"Returning the MAX safely to service is our number one priority, and we are confident that will happen," Boeing's statement continues. "We acknowledge and regret the continued difficulties that the grounding of the 737 MAX has presented to our customers, our regulators, our suppliers, and the flying public."
The 737 Max crashes and subsequent crisis at the airplane manufacturer has been taken a toll on morale among Boeing employees and retirees in the Seattle area, where most of the company's planes are built.
CEO Calhoun is in Seattle this week, meeting with Boeing employees and for the first time, he plans to take questions from reporters in a conference call Wednesday.
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Boeing and its regulators at the FAA keep finding new problems with the 737 Max. So the planes will not fly this summer, which of course is the busiest travel season of the year. Here's NPR's David Schaper.
DAVID SCHAPER, BYLINE: Boeing is once again pushing back its estimate of when the 737 Max will be approved by regulators to return to service to mid-2020. That likely means June or July at the earliest. But ultimately, the FAA and other global regulators will determine when the 737 Max is safe to fly passengers again, and that could take months longer. The planes have already been grounded since last March after the second of two crashes that killed 346 people.
JOSEPH SCHWIETERMAN: The longer these planes are on the ground, the bigger the problem becomes.
SCHAPER: Joe Schwieterman is an aviation expert at Chicago's DePaul University. He says airlines need to plan their flight schedules months in advance. Now not only can they not use the 737 Max planes they already had, but they're not getting new ones that they ordered to replace older, less fuel-efficient jets and to expand routes.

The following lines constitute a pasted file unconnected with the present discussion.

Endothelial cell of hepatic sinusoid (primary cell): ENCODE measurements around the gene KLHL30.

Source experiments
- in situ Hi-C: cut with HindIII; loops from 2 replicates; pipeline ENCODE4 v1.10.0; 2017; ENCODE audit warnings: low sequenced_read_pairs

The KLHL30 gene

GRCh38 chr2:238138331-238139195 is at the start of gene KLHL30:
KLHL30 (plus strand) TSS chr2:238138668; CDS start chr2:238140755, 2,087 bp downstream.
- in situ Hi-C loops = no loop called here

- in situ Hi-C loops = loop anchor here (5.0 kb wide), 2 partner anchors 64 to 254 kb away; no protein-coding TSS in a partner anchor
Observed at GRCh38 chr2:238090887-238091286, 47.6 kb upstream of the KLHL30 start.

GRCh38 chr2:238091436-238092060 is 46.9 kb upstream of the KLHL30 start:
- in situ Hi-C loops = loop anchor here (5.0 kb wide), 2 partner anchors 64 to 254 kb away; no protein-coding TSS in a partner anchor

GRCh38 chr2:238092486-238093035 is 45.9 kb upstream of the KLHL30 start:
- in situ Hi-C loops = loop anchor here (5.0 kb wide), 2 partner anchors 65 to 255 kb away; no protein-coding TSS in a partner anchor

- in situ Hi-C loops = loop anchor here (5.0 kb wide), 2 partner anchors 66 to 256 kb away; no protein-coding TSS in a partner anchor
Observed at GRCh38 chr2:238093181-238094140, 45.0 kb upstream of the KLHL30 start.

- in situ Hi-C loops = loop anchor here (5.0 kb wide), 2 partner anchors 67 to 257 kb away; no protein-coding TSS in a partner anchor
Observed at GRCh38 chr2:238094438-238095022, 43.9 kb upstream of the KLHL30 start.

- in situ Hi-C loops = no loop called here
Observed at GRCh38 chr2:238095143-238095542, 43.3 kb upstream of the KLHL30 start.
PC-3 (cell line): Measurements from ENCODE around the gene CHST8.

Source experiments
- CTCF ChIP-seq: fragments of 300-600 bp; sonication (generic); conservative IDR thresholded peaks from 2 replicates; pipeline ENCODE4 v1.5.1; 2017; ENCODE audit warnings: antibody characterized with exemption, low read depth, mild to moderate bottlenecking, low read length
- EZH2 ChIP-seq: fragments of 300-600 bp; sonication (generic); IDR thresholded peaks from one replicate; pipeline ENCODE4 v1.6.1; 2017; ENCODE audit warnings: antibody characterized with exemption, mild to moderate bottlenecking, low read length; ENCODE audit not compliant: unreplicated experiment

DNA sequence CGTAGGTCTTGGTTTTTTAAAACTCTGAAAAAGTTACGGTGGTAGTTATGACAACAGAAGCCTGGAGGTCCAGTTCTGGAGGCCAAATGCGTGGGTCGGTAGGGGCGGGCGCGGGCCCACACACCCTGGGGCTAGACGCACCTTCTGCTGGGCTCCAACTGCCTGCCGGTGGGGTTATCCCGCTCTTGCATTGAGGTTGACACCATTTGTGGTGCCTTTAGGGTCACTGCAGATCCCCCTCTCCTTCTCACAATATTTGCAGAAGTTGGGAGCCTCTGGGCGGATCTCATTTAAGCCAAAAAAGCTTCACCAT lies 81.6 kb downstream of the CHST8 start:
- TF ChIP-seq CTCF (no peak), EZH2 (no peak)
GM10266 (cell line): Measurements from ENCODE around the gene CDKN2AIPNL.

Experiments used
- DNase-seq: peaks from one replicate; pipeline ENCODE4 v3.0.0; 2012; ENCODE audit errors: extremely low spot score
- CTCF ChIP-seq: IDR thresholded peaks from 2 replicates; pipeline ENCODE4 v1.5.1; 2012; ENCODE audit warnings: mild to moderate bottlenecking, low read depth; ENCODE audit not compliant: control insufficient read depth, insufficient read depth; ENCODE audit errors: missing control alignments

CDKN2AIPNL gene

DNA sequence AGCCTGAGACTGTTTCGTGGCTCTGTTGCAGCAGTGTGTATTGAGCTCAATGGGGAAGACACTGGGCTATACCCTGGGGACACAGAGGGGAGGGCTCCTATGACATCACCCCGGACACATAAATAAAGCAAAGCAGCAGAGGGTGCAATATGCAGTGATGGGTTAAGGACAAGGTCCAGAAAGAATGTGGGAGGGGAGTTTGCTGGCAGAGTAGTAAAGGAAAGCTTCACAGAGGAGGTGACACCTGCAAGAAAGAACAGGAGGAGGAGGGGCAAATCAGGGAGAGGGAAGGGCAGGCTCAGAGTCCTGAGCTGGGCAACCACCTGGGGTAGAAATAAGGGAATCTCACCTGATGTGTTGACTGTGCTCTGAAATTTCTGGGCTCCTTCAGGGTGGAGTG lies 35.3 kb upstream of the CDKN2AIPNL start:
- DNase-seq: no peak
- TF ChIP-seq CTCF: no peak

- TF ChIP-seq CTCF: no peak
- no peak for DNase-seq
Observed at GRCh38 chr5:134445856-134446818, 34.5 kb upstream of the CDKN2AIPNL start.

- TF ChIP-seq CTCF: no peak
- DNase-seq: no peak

SCHWIETERMAN: That means lost profits. It's going to drive up fares. And plus, the planes that have been sitting on the ground a while - the maintenance needs of those planes and so forth worsen, you know, as they sit mothballed. It's a real logistical nightmare right now.
SCHAPER: So even when the Max is cleared to fly again, it will take airlines several weeks to get the planes ready to fly and pilots retrained. Boeing has agreed to pay billions to compensate airlines for their losses from the Max grounding, as the problems with the plane are not just limited to the automated flight control system that investigators point to as a primary cause of the crashes.
FAA test pilots discovered a second flight control problem last summer. A more recently discovered software glitch sometimes prevents flight deck computers from turning on, and some bundles of electrical wiring were found to be too close together and could short-circuit and cause a crash.
PAUL HUDSON: Clearly, Boeing has been less than forthcoming with problems.
SCHAPER: Paul Hudson is with the airline passenger advocacy group FlyersRights.org, and he blames Boeing leadership for prioritizing profits and shareholder value over safety.
HUDSON: They have turned their corporation into a cash cow for dividends and, essentially, for stock manipulation. Those chickens have now come home to roost.
SCHAPER: Boeing's new CEO Dave Calhoun is in Seattle this week trying to boost the sagging morale of airplane manufacturing employees, and he'll hold a conference call today to answer reporters' questions - the first time any Boeing official has done that since the Max crisis began.
David Schaper, NPR News.